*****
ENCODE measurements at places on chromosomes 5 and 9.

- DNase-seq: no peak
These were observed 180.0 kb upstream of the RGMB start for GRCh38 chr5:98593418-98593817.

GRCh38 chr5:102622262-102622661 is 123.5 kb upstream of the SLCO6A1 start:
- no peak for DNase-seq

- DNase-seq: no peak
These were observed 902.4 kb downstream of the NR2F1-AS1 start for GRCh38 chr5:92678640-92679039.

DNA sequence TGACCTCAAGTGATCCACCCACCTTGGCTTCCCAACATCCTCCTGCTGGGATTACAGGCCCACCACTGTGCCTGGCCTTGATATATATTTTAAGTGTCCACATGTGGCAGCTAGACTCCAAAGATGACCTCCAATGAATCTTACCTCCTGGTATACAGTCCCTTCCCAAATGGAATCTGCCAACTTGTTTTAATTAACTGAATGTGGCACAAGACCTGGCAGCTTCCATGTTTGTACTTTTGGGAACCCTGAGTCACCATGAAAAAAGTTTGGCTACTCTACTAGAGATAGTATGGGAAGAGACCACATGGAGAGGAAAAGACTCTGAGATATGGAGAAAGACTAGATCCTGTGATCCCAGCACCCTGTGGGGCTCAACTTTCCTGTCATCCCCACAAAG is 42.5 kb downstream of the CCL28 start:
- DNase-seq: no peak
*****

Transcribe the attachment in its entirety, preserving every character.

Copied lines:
ENCODE measurements at places on chromosomes 5 and 9.

- DNase-seq: no peak
These were observed 180.0 kb upstream of the RGMB start for GRCh38 chr5:98593418-98593817.

GRCh38 chr5:102622262-102622661 is 123.5 kb upstream of the SLCO6A1 start:
- no peak for DNase-seq

- DNase-seq: no peak
These were observed 902.4 kb downstream of the NR2F1-AS1 start for GRCh38 chr5:92678640-92679039.

DNA sequence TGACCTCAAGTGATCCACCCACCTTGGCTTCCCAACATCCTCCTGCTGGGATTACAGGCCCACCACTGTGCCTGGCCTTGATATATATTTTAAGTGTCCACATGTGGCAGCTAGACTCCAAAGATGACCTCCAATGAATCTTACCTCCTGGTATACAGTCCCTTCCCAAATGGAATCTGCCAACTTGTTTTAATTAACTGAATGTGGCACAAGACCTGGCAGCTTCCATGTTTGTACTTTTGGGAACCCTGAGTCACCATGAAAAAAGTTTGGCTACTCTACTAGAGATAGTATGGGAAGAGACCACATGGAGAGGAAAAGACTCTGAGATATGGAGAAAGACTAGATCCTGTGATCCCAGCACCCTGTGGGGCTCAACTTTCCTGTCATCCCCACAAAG is 42.5 kb downstream of the CCL28 start:
- DNase-seq: no peak